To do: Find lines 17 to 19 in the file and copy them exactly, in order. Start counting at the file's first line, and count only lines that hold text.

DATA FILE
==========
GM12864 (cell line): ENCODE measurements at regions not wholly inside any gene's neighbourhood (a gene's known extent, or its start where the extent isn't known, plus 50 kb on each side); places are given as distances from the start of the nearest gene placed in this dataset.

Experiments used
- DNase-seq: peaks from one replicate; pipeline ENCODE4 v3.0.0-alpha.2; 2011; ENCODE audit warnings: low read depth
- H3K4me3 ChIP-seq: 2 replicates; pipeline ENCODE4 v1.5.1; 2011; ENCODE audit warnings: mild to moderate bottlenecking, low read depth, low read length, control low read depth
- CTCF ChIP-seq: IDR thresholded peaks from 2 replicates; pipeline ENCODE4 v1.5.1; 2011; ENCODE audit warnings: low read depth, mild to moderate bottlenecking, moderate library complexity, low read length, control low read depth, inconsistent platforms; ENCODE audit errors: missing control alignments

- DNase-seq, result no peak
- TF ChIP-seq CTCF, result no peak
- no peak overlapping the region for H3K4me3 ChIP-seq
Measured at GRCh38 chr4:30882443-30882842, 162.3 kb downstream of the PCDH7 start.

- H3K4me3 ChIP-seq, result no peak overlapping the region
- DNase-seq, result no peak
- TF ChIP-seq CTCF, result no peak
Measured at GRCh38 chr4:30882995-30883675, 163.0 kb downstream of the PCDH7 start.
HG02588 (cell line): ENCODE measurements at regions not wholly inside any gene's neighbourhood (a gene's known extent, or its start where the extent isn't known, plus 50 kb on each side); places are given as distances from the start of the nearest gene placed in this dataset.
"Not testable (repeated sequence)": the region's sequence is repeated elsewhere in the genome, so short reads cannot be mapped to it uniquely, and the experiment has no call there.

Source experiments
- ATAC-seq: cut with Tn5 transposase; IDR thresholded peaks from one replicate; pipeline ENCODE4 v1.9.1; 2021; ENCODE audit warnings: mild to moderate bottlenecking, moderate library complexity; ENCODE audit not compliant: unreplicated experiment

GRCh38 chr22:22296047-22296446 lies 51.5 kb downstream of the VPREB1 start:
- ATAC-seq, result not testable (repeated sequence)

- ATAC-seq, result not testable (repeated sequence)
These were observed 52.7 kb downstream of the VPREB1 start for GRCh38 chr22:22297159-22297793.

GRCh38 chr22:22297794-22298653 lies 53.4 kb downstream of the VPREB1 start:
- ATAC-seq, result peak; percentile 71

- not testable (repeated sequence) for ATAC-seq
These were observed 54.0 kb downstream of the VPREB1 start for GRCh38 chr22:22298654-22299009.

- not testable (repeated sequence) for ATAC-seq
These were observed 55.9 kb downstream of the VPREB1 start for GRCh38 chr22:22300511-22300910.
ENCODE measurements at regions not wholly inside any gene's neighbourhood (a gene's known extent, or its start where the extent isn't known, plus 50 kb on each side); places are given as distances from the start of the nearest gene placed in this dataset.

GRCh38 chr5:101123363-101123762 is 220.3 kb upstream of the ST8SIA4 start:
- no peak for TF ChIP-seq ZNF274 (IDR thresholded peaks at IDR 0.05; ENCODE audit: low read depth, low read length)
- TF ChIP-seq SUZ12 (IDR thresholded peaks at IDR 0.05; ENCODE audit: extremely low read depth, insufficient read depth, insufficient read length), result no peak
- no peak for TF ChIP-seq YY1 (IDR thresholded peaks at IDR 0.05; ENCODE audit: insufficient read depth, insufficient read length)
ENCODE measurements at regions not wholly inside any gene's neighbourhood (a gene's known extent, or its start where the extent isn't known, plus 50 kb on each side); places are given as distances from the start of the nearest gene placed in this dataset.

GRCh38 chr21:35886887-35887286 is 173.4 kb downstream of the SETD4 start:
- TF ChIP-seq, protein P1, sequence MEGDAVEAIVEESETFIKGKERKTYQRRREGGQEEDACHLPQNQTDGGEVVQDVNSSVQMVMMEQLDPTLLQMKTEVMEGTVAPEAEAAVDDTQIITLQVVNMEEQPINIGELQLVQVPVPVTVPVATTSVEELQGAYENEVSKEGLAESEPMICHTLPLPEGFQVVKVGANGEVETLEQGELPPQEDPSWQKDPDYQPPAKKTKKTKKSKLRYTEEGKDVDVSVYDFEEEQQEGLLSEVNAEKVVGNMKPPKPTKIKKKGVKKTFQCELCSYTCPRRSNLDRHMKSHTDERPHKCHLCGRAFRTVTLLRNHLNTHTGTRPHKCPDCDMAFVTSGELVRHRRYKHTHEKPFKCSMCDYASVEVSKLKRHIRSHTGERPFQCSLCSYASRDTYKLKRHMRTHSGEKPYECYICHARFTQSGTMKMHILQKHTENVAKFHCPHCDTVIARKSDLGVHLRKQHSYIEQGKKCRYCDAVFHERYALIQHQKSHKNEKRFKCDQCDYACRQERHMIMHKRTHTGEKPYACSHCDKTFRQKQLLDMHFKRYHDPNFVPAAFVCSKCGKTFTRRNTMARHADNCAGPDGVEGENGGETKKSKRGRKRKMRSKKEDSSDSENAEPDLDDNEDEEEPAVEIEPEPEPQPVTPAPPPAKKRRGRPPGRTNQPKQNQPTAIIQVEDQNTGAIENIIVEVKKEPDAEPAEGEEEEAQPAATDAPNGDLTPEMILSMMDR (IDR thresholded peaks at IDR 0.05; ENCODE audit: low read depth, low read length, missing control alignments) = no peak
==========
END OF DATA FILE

- ATAC-seq: cut with Tn5 transposase; IDR thresholded peaks from one replicate; pipeline ENCODE4 v1.9.1; 2021; ENCODE audit warnings: mild to moderate bottlenecking, moderate library complexity; ENCODE audit not compliant: unreplicated experiment

GRCh38 chr22:22296047-22296446 lies 51.5 kb downstream of the VPREB1 start:
- ATAC-seq, result not testable (repeated sequence)